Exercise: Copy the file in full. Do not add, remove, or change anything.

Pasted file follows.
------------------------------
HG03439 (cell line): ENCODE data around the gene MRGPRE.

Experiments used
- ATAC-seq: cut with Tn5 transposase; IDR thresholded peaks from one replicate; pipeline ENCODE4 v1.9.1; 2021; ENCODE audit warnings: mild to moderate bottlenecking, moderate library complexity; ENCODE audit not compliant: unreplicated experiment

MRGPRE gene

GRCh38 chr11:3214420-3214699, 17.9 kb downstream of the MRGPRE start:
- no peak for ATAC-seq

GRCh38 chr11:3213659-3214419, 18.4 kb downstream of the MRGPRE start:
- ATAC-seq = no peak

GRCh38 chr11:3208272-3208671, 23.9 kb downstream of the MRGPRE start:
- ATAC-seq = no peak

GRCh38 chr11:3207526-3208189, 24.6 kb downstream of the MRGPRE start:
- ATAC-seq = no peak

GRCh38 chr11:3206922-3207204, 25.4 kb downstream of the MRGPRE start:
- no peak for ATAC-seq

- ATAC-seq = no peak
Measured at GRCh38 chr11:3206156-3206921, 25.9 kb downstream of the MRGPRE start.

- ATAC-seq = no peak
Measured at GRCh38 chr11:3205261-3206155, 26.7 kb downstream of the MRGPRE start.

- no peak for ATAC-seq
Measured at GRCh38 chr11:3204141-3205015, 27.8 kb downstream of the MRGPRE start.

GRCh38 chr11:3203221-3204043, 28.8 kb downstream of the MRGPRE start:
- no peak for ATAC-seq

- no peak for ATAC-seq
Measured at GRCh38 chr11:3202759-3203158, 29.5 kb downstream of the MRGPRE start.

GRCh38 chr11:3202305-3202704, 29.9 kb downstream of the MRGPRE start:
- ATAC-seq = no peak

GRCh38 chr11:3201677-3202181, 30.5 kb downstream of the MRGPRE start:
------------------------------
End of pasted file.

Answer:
HG03439 (cell line): ENCODE data around the gene MRGPRE.

Experiments used
- ATAC-seq: cut with Tn5 transposase; IDR thresholded peaks from one replicate; pipeline ENCODE4 v1.9.1; 2021; ENCODE audit warnings: mild to moderate bottlenecking, moderate library complexity; ENCODE audit not compliant: unreplicated experiment

MRGPRE gene

GRCh38 chr11:3214420-3214699, 17.9 kb downstream of the MRGPRE start:
- no peak for ATAC-seq

GRCh38 chr11:3213659-3214419, 18.4 kb downstream of the MRGPRE start:
- ATAC-seq = no peak

GRCh38 chr11:3208272-3208671, 23.9 kb downstream of the MRGPRE start:
- ATAC-seq = no peak

GRCh38 chr11:3207526-3208189, 24.6 kb downstream of the MRGPRE start:
- ATAC-seq = no peak

GRCh38 chr11:3206922-3207204, 25.4 kb downstream of the MRGPRE start:
- no peak for ATAC-seq

- ATAC-seq = no peak
Measured at GRCh38 chr11:3206156-3206921, 25.9 kb downstream of the MRGPRE start.

- ATAC-seq = no peak
Measured at GRCh38 chr11:3205261-3206155, 26.7 kb downstream of the MRGPRE start.

- no peak for ATAC-seq
Measured at GRCh38 chr11:3204141-3205015, 27.8 kb downstream of the MRGPRE start.

GRCh38 chr11:3203221-3204043, 28.8 kb downstream of the MRGPRE start:
- no peak for ATAC-seq

- no peak for ATAC-seq
Measured at GRCh38 chr11:3202759-3203158, 29.5 kb downstream of the MRGPRE start.

GRCh38 chr11:3202305-3202704, 29.9 kb downstream of the MRGPRE start:
- ATAC-seq = no peak

GRCh38 chr11:3201677-3202181, 30.5 kb downstream of the MRGPRE start: